Per Matt
As a relative newcomer to documentaries and a long-time fan of food television, it was only natural that I’d eventually gravitate toward The Food That Built America. But it felt like a kismet culinary creation when the holidays arrived. Happy Thanksgiving, everyone. Let’s celebrate by chowing down on some tasty history!

After watching Season 1, I had assumed the History Channel had itself a hit documentary, but I didn’t imagine it could be extended into an actual television series. Boy, was I ever wrong. I was incredibly thrilled when the second season debuted.

While I can only watch food shows while preparing food myself or I’ll go from zero to starving within only a few seconds, it’s taken me longer than I had anticipated to catch up on the remaining episodes this year. With Turkey Day leftovers still filling the fridge, I felt like this was a pretty great time to regurgitate the show.

Season 2 retouches on America’s Chocolate, Pizza and Hamburger Wars, initially feeling like a repeat, although there’s new challengers to the fast-food thrones who appear this time around (Reese’s, Pizza Hut, Burger King, etc.). There’s some sweet dessert episodes scattered about and the season finale explores “American Cheese.” I seemed to gravitate toward the cereal barons, who technically created the breakfast meal, removing the need for the previous night’s leftovers. The creation of chewing gum was unique, as well.

And you can’t forget about the creations of modern-day soup, chocolates, soft drinks and snacks that ushered in the eventual culinary billionaires.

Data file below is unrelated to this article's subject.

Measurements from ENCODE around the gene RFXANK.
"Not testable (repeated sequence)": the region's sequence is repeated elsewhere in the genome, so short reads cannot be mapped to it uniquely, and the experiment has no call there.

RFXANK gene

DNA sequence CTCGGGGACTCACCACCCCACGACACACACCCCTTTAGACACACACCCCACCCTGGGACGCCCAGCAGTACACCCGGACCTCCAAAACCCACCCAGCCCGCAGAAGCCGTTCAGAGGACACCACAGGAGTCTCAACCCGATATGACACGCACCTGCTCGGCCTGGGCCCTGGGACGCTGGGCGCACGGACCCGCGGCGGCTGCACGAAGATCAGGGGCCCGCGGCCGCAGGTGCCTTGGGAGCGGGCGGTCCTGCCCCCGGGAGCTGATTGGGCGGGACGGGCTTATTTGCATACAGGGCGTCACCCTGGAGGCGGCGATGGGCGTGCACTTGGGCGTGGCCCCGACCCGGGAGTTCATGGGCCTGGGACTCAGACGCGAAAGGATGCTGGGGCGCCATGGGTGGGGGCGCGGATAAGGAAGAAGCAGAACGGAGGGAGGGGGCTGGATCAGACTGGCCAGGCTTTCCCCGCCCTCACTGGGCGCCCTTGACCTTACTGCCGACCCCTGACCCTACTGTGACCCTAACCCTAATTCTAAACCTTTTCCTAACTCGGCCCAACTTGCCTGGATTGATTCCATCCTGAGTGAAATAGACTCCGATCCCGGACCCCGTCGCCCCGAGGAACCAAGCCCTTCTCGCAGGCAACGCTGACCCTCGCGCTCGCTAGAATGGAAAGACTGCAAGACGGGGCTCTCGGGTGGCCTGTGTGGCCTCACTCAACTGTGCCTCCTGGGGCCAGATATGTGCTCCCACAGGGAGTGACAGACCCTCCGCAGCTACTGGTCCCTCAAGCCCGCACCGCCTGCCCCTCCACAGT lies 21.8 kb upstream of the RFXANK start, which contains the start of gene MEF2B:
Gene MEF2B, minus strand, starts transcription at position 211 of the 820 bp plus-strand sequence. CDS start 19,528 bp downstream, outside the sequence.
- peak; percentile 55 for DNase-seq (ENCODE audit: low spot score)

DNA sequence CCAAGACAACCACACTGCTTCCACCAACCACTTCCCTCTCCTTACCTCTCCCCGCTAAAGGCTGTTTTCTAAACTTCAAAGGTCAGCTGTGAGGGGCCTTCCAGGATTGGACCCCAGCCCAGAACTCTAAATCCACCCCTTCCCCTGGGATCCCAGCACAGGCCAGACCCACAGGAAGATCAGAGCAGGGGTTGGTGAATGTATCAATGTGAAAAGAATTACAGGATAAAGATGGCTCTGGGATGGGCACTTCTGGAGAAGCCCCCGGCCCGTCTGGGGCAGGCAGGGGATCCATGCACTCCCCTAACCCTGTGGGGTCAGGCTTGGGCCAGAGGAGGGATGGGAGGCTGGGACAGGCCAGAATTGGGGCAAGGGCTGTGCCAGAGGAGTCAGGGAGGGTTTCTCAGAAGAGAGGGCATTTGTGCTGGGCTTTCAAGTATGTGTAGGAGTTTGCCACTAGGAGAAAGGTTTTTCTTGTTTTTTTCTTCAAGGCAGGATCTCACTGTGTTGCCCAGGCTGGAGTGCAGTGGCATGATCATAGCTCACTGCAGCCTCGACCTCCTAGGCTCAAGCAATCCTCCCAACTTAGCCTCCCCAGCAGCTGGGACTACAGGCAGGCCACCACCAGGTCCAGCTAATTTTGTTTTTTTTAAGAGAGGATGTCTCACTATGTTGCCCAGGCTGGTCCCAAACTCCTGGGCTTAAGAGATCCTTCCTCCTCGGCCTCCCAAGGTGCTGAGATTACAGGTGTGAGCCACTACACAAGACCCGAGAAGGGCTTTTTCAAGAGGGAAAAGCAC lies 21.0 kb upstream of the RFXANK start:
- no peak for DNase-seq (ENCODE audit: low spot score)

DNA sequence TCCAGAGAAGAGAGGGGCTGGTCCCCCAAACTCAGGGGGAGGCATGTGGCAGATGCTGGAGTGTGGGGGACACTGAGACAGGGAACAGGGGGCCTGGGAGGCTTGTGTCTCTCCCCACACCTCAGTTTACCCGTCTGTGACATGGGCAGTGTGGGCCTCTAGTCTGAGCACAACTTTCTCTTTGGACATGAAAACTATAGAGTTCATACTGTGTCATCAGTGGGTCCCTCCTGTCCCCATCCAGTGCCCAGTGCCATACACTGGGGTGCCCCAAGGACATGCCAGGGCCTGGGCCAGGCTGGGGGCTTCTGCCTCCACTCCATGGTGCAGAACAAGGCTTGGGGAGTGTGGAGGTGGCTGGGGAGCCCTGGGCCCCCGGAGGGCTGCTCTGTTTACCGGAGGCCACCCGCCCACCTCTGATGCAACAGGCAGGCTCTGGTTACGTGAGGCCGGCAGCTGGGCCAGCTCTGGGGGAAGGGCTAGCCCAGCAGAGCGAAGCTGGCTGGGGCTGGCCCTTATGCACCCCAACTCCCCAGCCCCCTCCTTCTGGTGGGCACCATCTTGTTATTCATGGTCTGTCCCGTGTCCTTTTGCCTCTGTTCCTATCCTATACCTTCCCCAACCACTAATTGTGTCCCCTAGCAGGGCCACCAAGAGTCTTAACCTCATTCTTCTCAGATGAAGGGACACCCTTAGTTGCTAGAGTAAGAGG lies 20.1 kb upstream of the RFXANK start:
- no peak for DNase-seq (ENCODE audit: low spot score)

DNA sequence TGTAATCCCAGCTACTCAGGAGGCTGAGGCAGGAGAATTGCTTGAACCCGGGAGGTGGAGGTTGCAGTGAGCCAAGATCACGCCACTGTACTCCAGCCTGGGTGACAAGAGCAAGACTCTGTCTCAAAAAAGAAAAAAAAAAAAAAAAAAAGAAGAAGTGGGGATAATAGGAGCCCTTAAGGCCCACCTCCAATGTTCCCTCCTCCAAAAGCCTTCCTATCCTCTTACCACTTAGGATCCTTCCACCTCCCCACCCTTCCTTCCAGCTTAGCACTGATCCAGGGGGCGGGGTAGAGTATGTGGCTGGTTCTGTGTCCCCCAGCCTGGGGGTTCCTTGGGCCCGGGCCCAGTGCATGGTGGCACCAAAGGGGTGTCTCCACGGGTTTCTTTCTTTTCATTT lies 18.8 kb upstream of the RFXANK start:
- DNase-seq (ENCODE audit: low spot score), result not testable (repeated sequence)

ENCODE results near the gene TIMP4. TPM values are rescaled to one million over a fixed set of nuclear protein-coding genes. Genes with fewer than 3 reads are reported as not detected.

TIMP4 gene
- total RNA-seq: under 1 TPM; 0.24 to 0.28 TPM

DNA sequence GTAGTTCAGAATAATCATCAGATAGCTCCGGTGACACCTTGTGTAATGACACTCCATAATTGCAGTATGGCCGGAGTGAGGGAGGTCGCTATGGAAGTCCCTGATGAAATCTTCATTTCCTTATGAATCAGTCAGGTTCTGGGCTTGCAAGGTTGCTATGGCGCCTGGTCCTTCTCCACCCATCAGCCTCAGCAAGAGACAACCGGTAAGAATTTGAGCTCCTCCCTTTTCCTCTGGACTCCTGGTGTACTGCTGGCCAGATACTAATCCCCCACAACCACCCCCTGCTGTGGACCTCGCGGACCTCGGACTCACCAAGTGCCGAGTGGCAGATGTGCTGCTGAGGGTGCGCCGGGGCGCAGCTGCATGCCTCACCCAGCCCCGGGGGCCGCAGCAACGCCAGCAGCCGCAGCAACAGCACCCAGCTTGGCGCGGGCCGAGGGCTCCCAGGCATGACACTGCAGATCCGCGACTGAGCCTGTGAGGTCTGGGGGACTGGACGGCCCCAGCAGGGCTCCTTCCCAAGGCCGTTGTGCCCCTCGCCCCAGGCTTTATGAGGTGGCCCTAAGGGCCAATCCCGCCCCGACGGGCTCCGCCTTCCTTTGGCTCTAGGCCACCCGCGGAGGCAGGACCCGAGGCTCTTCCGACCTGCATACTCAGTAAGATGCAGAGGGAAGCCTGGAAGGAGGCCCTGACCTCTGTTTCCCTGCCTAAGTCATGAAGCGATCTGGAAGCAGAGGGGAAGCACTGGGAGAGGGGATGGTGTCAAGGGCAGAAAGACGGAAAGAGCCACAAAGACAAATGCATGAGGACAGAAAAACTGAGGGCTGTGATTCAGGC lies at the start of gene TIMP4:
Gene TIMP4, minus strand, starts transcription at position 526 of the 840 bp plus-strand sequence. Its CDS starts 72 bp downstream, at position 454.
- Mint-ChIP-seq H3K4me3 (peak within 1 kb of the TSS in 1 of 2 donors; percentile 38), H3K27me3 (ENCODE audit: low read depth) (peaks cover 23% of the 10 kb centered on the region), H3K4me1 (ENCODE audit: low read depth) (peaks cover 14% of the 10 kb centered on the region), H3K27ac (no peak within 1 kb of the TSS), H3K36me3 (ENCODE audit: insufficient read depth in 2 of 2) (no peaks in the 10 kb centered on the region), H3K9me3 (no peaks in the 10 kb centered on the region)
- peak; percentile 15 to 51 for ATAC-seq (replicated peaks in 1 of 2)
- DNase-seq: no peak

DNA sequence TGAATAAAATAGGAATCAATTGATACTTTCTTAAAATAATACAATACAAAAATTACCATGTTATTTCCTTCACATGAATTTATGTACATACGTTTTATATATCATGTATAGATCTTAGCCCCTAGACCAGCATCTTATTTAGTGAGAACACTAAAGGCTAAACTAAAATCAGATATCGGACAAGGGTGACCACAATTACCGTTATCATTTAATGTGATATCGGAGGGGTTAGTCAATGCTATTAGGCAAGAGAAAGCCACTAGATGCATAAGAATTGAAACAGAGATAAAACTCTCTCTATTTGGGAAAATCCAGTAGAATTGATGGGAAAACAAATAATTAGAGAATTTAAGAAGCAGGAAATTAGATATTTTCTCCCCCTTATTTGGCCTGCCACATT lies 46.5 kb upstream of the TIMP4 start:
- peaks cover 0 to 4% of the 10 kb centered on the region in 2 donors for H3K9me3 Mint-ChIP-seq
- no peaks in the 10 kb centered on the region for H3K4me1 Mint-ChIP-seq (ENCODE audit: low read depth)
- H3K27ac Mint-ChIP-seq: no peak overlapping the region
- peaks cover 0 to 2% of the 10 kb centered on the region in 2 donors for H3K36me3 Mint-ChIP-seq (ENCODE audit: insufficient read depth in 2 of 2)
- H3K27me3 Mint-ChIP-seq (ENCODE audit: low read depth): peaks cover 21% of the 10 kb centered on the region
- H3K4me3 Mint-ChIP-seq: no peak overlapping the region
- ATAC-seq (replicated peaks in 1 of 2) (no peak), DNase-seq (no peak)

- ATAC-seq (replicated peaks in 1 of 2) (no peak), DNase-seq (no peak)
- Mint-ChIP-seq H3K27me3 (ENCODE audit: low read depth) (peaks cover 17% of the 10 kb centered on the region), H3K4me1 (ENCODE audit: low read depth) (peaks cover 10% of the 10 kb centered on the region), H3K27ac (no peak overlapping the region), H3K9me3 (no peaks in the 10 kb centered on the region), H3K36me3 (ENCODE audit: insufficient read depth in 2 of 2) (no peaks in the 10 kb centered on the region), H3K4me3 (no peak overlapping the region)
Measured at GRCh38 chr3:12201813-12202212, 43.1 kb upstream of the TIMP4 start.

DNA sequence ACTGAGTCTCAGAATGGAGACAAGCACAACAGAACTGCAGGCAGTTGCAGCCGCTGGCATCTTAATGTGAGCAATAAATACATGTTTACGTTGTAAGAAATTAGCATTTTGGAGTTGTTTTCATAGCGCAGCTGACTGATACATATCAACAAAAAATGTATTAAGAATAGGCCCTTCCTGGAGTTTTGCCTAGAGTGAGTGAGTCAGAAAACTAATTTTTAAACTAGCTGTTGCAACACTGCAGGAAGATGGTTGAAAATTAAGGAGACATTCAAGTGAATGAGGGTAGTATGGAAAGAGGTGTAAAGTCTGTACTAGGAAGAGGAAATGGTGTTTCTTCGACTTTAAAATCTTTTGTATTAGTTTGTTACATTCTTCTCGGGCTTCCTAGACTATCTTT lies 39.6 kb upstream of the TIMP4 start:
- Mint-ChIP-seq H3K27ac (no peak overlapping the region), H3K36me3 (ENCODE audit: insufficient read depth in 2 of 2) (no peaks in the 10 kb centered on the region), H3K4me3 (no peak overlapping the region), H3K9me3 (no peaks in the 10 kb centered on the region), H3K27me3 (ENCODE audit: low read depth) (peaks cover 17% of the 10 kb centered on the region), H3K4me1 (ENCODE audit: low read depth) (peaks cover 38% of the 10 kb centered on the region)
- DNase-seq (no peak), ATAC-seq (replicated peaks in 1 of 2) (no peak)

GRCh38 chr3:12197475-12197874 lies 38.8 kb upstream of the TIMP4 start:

With so many new products being created, popularizing and perfecting an item usually takes place with separate people. It’s the one thing that may drive a person and beg another to sell out. When two people have similar creations? The rivalry is unmatched. To the victors go the spoils (as well as the ever-impressive revenge lists).

Stepping out of coworkers (and family) shadows, these empire builders launched billion-dollar industries from their imaginations, becoming the founding fathers (and mothers) of revolutionary creations, many of which were accidents. Years before major food conglomerates (and marketing regulations) were even a thing, they created new opportunities and with them untold wealth.

This show is pretty great, mining the wealth of knowledge from a variety of culinary historians, although I still don’t quite get the reasoning for rapper RZA to be a part of this franchise, but so be it.

If there’s one thing that Halloween, Thanksgiving, Christmas and all the other holiday traditions have in common… it’s food. And this documentary series does a great job in giving thanks and showing respect for the creators of today’s culinary traditions.

With the success of both seasons on the network, this show has built multiple sister series and spinoff franchises, including The Machines That Built America, The Titans That Built America, The Men Who Built America, The Cars That Made America, The Engineering That Built the World, The Cars That Built the World, and most recently, The Toys That Built America, which premieres on Sunday.